State liquor officials announced on Tuesday that no offense was intended, and that residents of Washington, D.C., are welcome to climb our mountains, swim our waters and — of course — drink our cheap booze.
The Liquor Commission said it will notify (click here to view the circular) all 4,213 of the spirits-plying restaurants, bars and stores that residents of the nation’s capital can buy and drink in the Granite State.
The memo is in the wake of news media reports that a Concord grocery store recently refused to honor a Washington, D.C., driver’s license as acceptable ID. As it turns out, New Hampshire law specifies that driver licenses from all U.S. states and Canadian provinces are acceptable IDs. The law makes no mention of Washington, D.C. —which is not a state — much less U.S. territories such as Puerto Rico, the Virgin Islands or faraway Guam.
And if the law is to be read literally, residents of our northerly neighbor’s three territories will have to stay on the wagon while visiting the Granite State. As will thirsty citizens from Mexico, the other country that shares the North American continent.But at least Washington, D.C., residents can now drink heartily. Not that most places gave them a hard time.
“I don’t think it ever came up as an issue,” said Monica Poulin, manager at Republic, a downtown Manchester restaurant. “Maybe stupidly, we always assumed that D.C. was fine.”
She said Republic has seen a few Washington politicians saddle up to its bar, but they are generally beyond any suspicion of being underaged.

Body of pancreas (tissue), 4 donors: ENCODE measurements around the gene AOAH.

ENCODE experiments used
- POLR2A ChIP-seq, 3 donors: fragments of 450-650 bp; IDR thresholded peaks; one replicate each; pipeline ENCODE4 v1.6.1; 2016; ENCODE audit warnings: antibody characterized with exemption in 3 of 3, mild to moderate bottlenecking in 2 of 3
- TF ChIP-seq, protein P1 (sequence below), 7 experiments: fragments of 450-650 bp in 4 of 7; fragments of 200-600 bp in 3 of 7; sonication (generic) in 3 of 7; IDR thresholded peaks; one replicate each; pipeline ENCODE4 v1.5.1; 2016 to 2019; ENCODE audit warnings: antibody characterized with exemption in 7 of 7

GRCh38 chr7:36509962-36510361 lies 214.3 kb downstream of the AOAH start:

In a news statement issued today, Liquor Commission Enforcement Chief James Wilson said he did not believe the state Legislature intended to snub residents of the nation’s capital.
“While we are a state agency that is charged with enforcing alcoholic beverage control laws and administrative rules, we are also a $600 million retail business and must address customer service issues quickly and decisively,” said Chairman Joseph Mollica.
As for other Americans, such as Puerto Ricans? Their licenses apparently won’t work.
“The Division of Enforcement’s statement and guidance to licensees is focused specifically on the District of Columbia,” Commission spokesman E.J. Powers wrote the Union Leader in an email.
Of course, the D.C. memo couldn’t come at a better time. This being a national and state election year, young workers are pouring into New Hampshire to work on campaigns. Democratic Party spokesman Julie McCann said she couldn’t estimate how many are in New Hampshire to work on politics. But she said many, including herself, come from Washington.
As for getting their IDs rejected? “I haven’t heard of that happening,” said McCann, who is 26. “Nobody at least has complained about that in front of me.”
McCann has never had to worry. Although she moved to New Hampshire from D.C., she still has a driver’s license from her home state of New Jersey.